In the past year, a new menace has appeared on the Strip. Costumed “performers” have taken their place beside smut peddlers, nightclub promoters and timeshare hawkers as street-level nuisances that make passers-by yearn for the days when, if you wanted to have an awkward encounter in Las Vegas, you paid good money to chuckle nervously while Don Rickles insulted you.
This is a new breed. Dressed as Cookie Monster, Captain Jack Sparrow, Michael Jackson or even the Devil himself, caped and uncaped culprits have been staking a claim to Las Vegas Boulevard, creating a growing hazard.
For years, similar performers lined Hollywood Boulevard in Los Angeles. There, it makes a little sense; some tourists come to Los Angeles to see stars, and if you don’t run into Christian Bale at Pinkberry, your next best bet might be some random guy in an Adam West-era costume loitering outside the Hollywood and Highland Center. Last summer, a police crackdown on the performers led some of them to relocate to our city; last December, a court injunction cleared the way for them to return to the City of Angels, but many of them have decided, instead, to double down on Vegas.
Granted, this is Sin City: People don’t come here looking for repose. But, increasingly, those walking the Strip have to run a gauntlet while they’re trying to take in the sights. Visitor reaction has been mostly negative.
“These folks are a nuisance,” wrote blog-poster “BigHoss” on a VegasTripping.com thread about the performers. “I see them as panhandlers on steroids.”
The costume drama recently reached a new level of infamy with a YouTube video of Batman slap-fighting a tourist before being taken down and punched repeatedly in the head.
There are several arguments against the costumed performers: They clog an already-congested pedestrian thoroughfare; the performers provide little entertainment value; they attempt to shake down tourists they think are easy marks; they fundamentally run a business without applying for any business permit or paying any business taxes; they undergo no background checks before undertaking work that permits them physical contact with visitors, particularly minors.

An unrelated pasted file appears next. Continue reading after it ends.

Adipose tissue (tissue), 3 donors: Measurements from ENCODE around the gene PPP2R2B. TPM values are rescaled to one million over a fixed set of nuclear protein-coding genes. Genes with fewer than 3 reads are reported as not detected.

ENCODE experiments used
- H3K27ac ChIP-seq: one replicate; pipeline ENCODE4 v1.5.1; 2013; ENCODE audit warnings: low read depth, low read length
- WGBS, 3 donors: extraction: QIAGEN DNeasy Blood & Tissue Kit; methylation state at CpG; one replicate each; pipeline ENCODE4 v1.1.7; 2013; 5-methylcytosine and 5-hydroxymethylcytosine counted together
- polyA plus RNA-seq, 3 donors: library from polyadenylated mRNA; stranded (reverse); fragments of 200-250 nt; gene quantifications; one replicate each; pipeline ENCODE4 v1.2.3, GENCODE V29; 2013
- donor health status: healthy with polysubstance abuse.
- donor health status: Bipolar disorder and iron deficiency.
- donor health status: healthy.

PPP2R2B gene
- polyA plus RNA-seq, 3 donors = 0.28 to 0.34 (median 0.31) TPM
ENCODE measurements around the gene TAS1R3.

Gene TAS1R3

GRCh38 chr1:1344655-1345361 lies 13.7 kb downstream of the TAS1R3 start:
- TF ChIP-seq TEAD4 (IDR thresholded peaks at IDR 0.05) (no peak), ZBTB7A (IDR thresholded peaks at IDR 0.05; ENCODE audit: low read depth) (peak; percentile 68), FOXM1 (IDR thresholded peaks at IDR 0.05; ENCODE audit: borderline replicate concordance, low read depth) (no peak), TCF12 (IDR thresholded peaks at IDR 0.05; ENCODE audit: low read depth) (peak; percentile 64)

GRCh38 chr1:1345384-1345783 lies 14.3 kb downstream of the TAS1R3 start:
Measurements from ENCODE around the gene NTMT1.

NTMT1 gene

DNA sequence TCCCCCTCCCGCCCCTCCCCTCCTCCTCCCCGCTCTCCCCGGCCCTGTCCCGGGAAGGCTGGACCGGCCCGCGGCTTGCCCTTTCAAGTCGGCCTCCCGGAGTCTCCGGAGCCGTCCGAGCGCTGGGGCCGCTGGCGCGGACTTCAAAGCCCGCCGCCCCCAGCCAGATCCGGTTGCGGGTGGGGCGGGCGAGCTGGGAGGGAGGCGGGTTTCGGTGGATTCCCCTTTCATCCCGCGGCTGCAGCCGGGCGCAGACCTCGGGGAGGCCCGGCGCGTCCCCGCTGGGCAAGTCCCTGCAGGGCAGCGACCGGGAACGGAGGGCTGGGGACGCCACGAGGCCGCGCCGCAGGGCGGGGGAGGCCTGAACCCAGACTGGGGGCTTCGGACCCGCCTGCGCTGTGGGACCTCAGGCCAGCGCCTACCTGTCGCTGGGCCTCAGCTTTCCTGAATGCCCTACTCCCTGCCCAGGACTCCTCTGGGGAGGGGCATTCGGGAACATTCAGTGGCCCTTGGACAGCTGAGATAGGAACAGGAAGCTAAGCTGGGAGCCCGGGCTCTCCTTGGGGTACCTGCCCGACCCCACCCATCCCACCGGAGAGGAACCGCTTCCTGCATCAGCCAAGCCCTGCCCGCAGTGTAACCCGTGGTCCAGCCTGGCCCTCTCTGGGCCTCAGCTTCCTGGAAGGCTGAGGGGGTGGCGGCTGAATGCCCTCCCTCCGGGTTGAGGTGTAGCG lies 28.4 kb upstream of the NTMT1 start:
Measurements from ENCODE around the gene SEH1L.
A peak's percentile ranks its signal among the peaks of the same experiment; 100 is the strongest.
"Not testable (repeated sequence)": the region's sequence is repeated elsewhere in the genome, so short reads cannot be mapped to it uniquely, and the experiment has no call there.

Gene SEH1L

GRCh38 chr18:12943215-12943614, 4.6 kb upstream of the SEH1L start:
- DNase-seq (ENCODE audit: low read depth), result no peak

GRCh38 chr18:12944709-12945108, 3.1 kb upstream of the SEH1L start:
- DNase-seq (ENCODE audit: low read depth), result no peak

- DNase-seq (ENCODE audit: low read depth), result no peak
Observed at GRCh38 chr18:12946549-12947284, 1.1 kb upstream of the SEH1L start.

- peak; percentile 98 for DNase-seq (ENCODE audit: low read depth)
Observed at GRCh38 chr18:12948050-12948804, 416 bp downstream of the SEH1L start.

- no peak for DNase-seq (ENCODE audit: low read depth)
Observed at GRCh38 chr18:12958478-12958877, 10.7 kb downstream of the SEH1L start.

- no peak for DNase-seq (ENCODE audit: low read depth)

Metro Sgt. Tom Jenkins, who has been working the Strip for 17 years, doesn’t disguise his feelings about the masked marauders.
“I hate this more than anyone,” he says. “I’ve watched the Strip really decline from where it was three or four years ago. These guys are freaks and felons.”
Under one hood, Jenkins found a three-time felon—a guy who’d done a stretch for attempted murder—hugging moms while children wrapped themselves around him. He’s also seen dueling Elvii come to blows over turf, and he recently responded to a report of Freddy Krueger pulling a gun on a passer-by who refused to tip him (by the time Metro arrived, the gun was long gone).
Some wonder why the police don’t do more to rein in such an obvious public safety threat. According to Jenkins, their hands are tied. As long as the performers don’t verbally ask those they “entertain” for money, they can’t be prosecuted under an anti-alms-seeking law that’s already on the books. Putting a tip jar out, even though it’s tantamount to asking for money, isn’t a violation.
“Because they hide behind the First Amendment, we can’t do much,” he says. Fear of lawsuits, he says, has brought pressure to “back off” on running in costumed performers for panhandling.
So far, Jenkins has used another law against the masked minstrels: While it might be legal to perform on a public sidewalk, it isn’t legal to store things there. So the second that performers set up an amplifier or put down a cooler, they’re fair game.
But ultimately, it’s going to take a higher power to clean up the Strip.
“The city and county have to step up,” he says. He’d like to protect the public without violating the “free speech” rights of performers, smut peddlers and other miscreants. The idea would be to limit performers to certain areas where passers-by who want to mingle can seek them out, while those who just want to walk the Strip can do so without molestation.
There’s a lot at stake. Right now, the Strip is an accident waiting to happen, and if visitors don’t feel safe in the tourist corridor, they’ll go elsewhere.
It’s time for the County Commissioners to prove themselves to be the real superheroes by passing an ordinance that can empower the police to clean up the Strip and protect the public.
David G. Schwartz is the director of UNLV’s Center for Gaming Research.